Anal cancer is a disease of the anal canal, the latter approximately 3 centimetres of the digestive tract, and the anal margin, the area of perianal skin approximately 5 centimetres out from the anal opening. Like cervical cancer, anal cancer is predominantly caused by infection by cancer-causing types of the human papillomavirus (HPV). Indeed, after cervical cancer, anal cancer is the most common HPV-caused cancer, affecting over 300 Australians per year. Anal cancer typically arises in persons between 30 and 50 years old, though all sexually-active persons are at risk.
Anal cancer is very responsive to nonsurgical therapy utilising chemotherapy and radiation when detected in early stages; however internal manifestations of disease and an often asymptomatic presentation mean many patients present when the cancer is more advanced, making for more invasive treatment and worse clinical outcomes. Anal cancer has a complex distribution, with certain populations having greater risk of disease than others, including persons living with HIV, persons with a recent diagnosis of cancer and smokers. However a recent study in Tasmania found much lower than expected proportions of these risk groups among Tasmanian anal cancer patients, suggesting disease in Tasmania and other rural areas may be distinct from urban populations.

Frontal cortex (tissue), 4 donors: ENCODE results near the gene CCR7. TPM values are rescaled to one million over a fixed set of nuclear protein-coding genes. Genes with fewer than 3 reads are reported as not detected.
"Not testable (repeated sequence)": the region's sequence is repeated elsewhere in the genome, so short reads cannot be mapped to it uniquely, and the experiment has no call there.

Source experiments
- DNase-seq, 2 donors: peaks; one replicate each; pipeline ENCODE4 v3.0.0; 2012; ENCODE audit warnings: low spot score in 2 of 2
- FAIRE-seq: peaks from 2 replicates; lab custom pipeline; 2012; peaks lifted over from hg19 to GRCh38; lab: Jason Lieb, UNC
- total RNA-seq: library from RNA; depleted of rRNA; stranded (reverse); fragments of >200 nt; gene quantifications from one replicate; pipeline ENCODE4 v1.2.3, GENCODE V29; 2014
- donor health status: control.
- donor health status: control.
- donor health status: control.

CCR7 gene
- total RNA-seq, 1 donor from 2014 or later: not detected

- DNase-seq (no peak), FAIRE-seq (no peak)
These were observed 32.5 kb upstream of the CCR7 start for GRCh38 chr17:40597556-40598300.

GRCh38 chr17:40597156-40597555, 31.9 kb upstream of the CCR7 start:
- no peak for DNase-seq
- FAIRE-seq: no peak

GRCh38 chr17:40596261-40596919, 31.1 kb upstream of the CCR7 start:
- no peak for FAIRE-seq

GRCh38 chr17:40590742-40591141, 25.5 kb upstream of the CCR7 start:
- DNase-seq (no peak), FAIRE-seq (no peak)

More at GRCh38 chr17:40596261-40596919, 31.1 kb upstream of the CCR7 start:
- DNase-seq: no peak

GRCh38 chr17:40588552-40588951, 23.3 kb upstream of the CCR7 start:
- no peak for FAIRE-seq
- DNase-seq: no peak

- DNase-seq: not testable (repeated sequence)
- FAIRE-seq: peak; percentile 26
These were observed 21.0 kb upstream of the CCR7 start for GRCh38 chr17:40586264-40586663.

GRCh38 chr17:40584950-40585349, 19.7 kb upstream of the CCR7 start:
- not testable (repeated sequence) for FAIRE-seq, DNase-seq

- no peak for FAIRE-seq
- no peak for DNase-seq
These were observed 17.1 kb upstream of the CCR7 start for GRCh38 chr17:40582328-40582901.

Among the population groups at greater risk of disease, there is a notable difference by sex, as women have consistently higher frequencies of disease than men. The reason for this higher frequency of disease in women is uncertain, and is being investigated in TasGANS. Also, while persons living with HIV typically have greater frequencies of HPV-caused cancers, in Tasmania rates are unexpectedly low. This population is thus being investigated in the Tas+HPV study.
This disease is being researched in the following projects: